What does the Sugar Skull Represent
Sugar skulls are beautifully decorated and colorful skulls that are seen everywhere in Día de los Muertos celebrations. They are usually placed on altars, but people also decorate their own faces to look like sugar skulls. What exactly is the history behind them and what do they represent?
Lately, I’ve noticed the growing popularity of skulls and sugar skulls in Western culture – you can find them in all shapes and sizes plastered all over t-shirts, as ornaments in jewelry, illustrated in graffiti or tattooed on someone’s arm. Yes, skulls are definitely gaining mainstream popularity but have you ever though about the origins of sugar skulls or what exactly do they represent? I’m thinking not, as I highly doubt that half the people who have them printed on a piece of clothing have ever bothered to do some simple research into this fascinating subject.
Within the Western culture, skulls usually depict the dark, macabre and gruesome death. However sugar skulls’ origin (or calaveras de azucar) springs from Mexico. Day of the Dead (Dia de los Muertos) is a Mexican holiday, celebrated on the 1st and 2nd November in connection with the Catholic holidays of All Saint’s Day and All Hollow’s Day. The festivities start at midnight on the 31st October. Sugar skulls are often used to decorate the gravestones of the deceased. The reason they are called “sugar skulls” is because the authentic sugar skulls were made out of clay molded sugar, decorated with feathers, colored beads, foils and icing. These sugar skulls are very colorful and whimsical, not scary at all. The name of the deceased relative could be written on the skull’s forehead and then put on the altar, accompanied by marigolds (the marigold is perceived as the flower of the dead), candles and maybe even the deceased’s favorite food and beverage in order to encourage and guide him back to earth.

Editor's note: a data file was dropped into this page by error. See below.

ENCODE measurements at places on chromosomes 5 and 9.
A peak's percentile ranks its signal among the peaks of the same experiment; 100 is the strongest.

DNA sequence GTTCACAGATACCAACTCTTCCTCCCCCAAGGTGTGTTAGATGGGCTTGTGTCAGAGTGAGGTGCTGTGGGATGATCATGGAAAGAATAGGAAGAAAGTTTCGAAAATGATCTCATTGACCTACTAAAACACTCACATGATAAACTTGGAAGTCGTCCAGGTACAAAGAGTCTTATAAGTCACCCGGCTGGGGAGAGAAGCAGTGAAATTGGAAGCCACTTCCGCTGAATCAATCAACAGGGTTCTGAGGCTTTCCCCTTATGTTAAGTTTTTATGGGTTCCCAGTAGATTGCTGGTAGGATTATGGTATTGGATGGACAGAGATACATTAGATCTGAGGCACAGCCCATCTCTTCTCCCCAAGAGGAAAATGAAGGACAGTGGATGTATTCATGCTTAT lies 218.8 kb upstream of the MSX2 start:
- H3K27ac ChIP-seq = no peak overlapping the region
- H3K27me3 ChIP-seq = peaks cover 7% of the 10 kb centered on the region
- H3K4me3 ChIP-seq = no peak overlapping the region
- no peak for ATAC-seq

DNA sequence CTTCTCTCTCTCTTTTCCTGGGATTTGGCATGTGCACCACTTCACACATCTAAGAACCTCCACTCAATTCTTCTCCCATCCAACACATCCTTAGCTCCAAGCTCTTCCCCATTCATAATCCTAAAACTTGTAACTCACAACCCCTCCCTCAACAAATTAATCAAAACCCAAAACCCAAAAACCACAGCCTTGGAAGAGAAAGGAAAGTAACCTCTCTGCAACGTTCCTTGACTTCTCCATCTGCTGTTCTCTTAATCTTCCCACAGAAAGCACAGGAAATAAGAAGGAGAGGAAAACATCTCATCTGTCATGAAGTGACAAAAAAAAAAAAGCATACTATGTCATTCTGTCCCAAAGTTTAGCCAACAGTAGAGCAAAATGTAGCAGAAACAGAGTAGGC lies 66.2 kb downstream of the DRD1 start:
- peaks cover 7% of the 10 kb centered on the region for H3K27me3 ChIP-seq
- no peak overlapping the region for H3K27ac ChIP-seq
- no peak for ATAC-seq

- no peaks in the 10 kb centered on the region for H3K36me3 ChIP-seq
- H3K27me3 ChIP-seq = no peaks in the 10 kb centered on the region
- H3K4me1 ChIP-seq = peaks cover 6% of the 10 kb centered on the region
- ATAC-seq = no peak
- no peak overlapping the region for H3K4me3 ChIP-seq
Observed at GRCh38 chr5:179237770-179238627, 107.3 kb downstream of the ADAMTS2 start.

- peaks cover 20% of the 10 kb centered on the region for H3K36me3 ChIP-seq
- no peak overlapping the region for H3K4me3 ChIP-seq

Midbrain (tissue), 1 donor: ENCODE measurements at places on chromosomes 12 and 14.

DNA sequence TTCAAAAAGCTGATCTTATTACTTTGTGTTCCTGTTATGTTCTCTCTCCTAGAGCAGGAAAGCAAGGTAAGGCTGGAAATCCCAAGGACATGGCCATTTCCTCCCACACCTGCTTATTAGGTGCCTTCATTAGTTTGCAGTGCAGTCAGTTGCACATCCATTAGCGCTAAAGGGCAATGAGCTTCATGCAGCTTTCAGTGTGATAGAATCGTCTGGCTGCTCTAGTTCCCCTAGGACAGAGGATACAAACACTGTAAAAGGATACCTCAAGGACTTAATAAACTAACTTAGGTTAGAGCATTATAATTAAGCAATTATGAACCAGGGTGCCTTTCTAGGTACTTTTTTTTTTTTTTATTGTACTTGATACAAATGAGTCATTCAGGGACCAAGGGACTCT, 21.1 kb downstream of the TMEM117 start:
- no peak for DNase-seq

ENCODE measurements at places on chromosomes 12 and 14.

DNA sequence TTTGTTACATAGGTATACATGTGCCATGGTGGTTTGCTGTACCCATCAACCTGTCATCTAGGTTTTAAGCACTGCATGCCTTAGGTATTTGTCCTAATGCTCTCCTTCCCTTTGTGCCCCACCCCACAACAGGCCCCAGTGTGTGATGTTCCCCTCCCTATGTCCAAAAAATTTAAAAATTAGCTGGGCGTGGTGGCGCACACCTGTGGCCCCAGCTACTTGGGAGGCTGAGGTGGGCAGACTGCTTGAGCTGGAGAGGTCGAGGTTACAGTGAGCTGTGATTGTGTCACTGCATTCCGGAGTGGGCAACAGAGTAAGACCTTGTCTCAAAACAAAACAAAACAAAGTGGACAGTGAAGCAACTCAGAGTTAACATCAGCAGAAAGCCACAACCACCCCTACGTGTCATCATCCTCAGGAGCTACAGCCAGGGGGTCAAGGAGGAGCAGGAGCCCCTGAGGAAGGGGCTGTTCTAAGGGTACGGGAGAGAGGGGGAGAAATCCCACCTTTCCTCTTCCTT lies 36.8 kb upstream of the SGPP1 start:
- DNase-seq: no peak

Smaller skulls are placed on the offrenda (altar) on November 1st, representing the children who have passed away. Larger, more detailed ones would then replace them on the 2nd November, which represent the adults. The departed are believed to return home to enjoy the offerings on the altar.
Read more: https://crueldazeofsummer.wordpress.com/2013/08/12/sugar-skulls-status-in-popular-culture-what-is-their-meaning-and-where-do-they-originate-from/